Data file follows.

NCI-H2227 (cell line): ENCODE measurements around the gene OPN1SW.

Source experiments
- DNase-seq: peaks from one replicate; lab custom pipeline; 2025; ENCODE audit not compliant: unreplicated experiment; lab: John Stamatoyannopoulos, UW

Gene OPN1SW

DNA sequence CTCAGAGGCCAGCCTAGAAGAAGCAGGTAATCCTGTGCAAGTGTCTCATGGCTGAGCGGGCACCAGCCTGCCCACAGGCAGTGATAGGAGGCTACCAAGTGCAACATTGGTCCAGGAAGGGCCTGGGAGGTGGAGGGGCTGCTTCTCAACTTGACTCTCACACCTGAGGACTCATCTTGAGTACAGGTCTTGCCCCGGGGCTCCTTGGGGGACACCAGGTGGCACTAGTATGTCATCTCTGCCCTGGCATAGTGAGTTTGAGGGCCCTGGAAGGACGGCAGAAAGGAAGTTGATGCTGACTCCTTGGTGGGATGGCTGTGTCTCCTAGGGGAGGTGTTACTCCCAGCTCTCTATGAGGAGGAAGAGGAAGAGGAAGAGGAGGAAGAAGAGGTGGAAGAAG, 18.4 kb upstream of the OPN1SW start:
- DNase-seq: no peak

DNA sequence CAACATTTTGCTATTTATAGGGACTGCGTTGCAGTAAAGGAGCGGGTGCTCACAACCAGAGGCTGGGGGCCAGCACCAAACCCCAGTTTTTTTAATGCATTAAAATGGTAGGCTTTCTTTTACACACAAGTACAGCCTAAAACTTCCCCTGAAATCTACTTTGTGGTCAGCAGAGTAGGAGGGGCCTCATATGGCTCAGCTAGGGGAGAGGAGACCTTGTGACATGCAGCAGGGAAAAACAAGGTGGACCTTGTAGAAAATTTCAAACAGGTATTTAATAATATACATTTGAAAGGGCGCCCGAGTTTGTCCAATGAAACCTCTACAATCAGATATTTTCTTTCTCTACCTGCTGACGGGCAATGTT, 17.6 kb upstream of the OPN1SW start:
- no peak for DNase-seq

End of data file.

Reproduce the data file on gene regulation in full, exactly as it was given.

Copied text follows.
NCI-H2227 (cell line): ENCODE measurements around the gene OPN1SW.

Source experiments
- DNase-seq: peaks from one replicate; lab custom pipeline; 2025; ENCODE audit not compliant: unreplicated experiment; lab: John Stamatoyannopoulos, UW

Gene OPN1SW

DNA sequence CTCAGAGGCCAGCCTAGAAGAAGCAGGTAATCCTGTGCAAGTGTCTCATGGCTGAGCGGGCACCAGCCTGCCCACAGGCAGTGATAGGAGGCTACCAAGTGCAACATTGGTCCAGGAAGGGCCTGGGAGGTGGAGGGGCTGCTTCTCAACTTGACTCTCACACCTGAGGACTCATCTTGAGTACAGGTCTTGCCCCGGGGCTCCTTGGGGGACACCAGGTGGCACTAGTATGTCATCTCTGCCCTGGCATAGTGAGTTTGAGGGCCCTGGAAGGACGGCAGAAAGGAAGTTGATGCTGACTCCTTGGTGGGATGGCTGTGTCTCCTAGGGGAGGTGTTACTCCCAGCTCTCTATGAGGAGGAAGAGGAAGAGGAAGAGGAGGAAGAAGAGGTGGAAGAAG, 18.4 kb upstream of the OPN1SW start:
- DNase-seq: no peak

DNA sequence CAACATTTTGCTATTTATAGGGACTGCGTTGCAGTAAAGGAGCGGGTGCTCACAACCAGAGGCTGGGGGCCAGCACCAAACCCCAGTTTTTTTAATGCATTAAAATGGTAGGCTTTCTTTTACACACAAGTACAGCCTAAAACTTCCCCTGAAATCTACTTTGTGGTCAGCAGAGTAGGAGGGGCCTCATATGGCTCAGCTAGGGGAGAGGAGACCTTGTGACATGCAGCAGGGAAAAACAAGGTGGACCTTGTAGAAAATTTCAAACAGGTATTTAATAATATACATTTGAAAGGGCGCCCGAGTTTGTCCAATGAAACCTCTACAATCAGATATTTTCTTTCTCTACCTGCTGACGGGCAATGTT, 17.6 kb upstream of the OPN1SW start:
- no peak for DNase-seq